Today, I turn the blog over to Tim Jenkins. I met Tim sometime in the fall/winter before the 2013 NFL draft, when he was a QB prospect out of Division II Ft. Lewis College. As I recall, his parents found me on the Internet, and we got to be good friends in the run-up to the draft as I worked with them, advising them along the way and helping them sort out their options as a consultant in my ITL role.
Ultimately, Tim went undrafted but landed a tryout with the Rams and, despite coming in with no guarantees, he was one of the few to earn a contract. He was ultimately cut in training camp, and after a short cup of coffee in the CFL, he moved on to his next phase. Now, despite being just a few short years out of college, he’s a rising star on the QB training circuit and has 65 passers under his instruction.
His latest move is to launch a draft prep program. Specialists at the position have become overnight celebrities in recent seasons as such training has gained traction, and Tim is the next big name you’ll be seeing as a guru to the best prospects. I encourage you to check out his Website.
Obviously, the quarterback position is special, the toughest one to play in all of sports, in my opinion. Every year, about 50 rookie quarterbacks are drafted, signed post-draft, or brought in as tryout players, while hundreds of others are passed over. Here are a few tips from Tim on how to be one of those 50.
My Journey: In 2009 I was a 6-foot-1, 165-pound senior quarterback who had one year of varsity football under his belt. However, I had a high football IQ and could spin it slightly better than most, and I landed at Fort Lewis College, one of my three Division II offers. From there, I started four years (including my true freshman year), threw for 8,968 yards and set 18 school records. The kicker: I missed the back half of my senior season with a separated shoulder and we finished a whopping 0-10.
Despite the odds, I made the decision that I was going to make it to the NFL regardless of where I ranked on NFL Draft Scout’s Website or what advice I got, and that’s exactly what I did. I signed with the St. Louis Rams in 2013 after participating in their rookie minicamp on a tryout basis. Here are a few things I did that can help you make it to camp, or enhance your chances of getting drafted if you’re a passer.
- Find an agent: After my sophomore year was when I decided I thought I could play professional football. That’s when I began to reach out to agents and share with them my highlight tape and stats. I was looking to build relationships. The rules are simple — you can build relationships but you can’t take anything. If you think you have the moral fiber to resist temptation, start this process as soon as possible because like in everything, the agency business gets painted with a broad brush because of the actions of a few. Build relationships that will come into play when you exhaust your eligibility.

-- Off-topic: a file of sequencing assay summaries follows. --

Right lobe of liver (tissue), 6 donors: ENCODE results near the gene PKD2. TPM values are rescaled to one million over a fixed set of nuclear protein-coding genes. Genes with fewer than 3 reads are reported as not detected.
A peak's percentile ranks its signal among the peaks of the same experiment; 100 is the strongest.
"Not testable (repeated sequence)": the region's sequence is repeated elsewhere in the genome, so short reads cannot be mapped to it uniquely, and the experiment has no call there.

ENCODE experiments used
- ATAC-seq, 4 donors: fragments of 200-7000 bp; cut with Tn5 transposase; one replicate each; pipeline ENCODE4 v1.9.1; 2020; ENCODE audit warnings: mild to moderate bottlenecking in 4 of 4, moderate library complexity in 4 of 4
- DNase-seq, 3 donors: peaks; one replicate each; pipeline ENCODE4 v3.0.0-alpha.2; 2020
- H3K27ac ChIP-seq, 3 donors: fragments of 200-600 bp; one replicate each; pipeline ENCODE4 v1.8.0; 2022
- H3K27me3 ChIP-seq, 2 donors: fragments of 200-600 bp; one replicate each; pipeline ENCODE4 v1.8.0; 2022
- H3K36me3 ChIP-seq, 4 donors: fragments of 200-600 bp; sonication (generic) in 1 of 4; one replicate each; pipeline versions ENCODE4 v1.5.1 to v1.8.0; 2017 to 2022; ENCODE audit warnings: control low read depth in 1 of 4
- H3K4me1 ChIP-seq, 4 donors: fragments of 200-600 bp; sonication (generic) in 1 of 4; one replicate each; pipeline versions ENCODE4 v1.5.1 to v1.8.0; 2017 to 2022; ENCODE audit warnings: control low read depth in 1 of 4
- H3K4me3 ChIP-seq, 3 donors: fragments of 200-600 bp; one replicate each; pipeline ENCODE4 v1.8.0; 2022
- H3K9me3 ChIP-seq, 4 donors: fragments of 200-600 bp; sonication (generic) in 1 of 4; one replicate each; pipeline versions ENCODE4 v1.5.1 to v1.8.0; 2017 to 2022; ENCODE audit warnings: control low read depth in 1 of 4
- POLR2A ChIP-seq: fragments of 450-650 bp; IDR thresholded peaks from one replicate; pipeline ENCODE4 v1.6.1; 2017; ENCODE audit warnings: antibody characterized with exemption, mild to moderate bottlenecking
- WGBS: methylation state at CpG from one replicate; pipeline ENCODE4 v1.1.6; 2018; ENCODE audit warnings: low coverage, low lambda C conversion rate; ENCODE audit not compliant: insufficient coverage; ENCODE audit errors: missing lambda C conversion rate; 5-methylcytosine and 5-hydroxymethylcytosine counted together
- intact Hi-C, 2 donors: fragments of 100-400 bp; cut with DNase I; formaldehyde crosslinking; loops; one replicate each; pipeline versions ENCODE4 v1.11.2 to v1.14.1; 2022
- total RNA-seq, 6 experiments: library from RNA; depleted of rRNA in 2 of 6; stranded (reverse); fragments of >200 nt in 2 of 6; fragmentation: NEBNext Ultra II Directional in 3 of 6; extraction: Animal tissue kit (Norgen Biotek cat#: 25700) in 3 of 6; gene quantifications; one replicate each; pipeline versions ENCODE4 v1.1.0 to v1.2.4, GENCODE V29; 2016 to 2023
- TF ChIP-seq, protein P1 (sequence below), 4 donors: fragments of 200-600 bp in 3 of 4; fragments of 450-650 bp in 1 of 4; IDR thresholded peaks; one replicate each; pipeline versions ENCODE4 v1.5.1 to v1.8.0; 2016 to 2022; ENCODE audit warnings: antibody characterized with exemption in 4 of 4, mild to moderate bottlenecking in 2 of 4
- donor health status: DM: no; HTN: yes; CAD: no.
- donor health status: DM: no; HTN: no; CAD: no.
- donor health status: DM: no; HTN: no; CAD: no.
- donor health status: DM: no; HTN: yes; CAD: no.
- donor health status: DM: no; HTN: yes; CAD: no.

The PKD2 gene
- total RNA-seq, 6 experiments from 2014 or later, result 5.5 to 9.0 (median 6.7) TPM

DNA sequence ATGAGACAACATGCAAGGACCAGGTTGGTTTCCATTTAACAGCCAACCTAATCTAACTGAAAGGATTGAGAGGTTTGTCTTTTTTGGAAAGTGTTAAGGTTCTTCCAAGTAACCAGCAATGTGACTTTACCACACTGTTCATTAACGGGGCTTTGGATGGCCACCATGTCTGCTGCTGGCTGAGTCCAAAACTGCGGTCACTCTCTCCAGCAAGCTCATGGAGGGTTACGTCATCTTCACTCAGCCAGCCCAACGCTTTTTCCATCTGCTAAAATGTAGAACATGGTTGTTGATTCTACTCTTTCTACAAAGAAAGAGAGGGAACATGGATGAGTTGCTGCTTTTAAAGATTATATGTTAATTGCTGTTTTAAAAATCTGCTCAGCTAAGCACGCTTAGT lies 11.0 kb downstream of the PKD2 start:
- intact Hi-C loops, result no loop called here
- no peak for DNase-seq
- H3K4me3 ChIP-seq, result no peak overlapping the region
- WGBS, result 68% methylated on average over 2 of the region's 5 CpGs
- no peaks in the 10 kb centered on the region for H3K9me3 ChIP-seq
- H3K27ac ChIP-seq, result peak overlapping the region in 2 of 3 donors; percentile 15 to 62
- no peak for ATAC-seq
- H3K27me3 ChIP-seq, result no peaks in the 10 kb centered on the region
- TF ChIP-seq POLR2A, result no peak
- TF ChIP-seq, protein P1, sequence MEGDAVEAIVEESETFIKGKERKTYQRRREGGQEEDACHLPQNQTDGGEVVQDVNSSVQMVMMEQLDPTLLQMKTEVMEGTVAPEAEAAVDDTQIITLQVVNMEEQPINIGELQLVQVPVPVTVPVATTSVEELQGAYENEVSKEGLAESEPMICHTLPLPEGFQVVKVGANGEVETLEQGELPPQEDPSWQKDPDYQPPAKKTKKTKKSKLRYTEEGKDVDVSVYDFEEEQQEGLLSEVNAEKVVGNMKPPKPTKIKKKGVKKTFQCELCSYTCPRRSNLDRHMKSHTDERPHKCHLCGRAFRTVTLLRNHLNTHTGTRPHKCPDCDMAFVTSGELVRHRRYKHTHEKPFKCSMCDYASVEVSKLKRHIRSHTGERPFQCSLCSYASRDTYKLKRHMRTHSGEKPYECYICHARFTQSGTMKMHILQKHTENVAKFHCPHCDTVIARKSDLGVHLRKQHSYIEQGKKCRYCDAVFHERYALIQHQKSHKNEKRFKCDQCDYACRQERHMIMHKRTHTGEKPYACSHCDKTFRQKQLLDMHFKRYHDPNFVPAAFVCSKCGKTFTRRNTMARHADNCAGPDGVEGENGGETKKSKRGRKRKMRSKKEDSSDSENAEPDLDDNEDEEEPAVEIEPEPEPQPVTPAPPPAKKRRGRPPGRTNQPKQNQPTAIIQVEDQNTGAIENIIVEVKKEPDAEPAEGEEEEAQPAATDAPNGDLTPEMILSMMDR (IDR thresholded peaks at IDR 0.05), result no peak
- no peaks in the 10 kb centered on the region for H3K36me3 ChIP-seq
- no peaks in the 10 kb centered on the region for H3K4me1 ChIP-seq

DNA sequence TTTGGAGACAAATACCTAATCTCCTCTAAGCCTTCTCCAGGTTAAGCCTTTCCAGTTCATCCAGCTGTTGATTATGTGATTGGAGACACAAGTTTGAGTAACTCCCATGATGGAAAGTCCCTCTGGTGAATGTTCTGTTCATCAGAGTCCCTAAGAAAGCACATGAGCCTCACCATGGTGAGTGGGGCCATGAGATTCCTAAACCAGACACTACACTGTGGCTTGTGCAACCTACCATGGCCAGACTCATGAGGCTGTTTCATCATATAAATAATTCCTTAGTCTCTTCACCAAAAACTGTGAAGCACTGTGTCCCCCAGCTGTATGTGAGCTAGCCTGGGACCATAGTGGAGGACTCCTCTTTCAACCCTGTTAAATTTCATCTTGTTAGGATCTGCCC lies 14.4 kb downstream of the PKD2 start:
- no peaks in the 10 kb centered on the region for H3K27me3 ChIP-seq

- Find a trainer: Here’s a mistake I made that you shouldn’t. Find a position-specific QB trainer who understands the NFL game. For example, at Jenkins Elite, we give agents or quarterbacks a list of our NFL curriculum, which includes 459 different concepts I learned in the NFL. Most college kids don’t understand the importance of these concepts until they get there. As everyone knows, if you’re learning basic stuff while you’re in the NFL, it’s too late.
- Find an all-star game: This is where I got noticed. The Casino del Sol all-star game in Tucson, Ariz., which is no longer even around, was my saving grace. Pursue these games. Send emails and put calls in to the player director. Be aggressive. Now, will they invite you just because you called? Absolutely not, but when they are scrambling to find a QB because one dropped out or decided on another game, your name will be on that list, just like mine was! By the way, working with all-star games is something Neil and Inside the League do very well.
- Know your class: Begin to understand the rest of the competition in your draft class. Identify areas you could improve on while also seeing areas you excel in and where you can separate yourself from the competition. Don’t get caught up reading articles from bloggers; stay focused on the feedback you get from scouts or your agent and keep pushing. The process seems like a long time, though the reality is that it’s a couple months that can shape the rest of your life.
I hope this piece can serve someone trying to help a small-school kid get noticed, or a small-school kid himself who is trying to get noticed. The NFL is often closer than people think. They just need to be willing to do all the little things that can help get them there, which sometimes, as I learned, was emailing people and getting told ‘no’ 99 times. The ‘yes’ you get on the hundredth email is why you do it!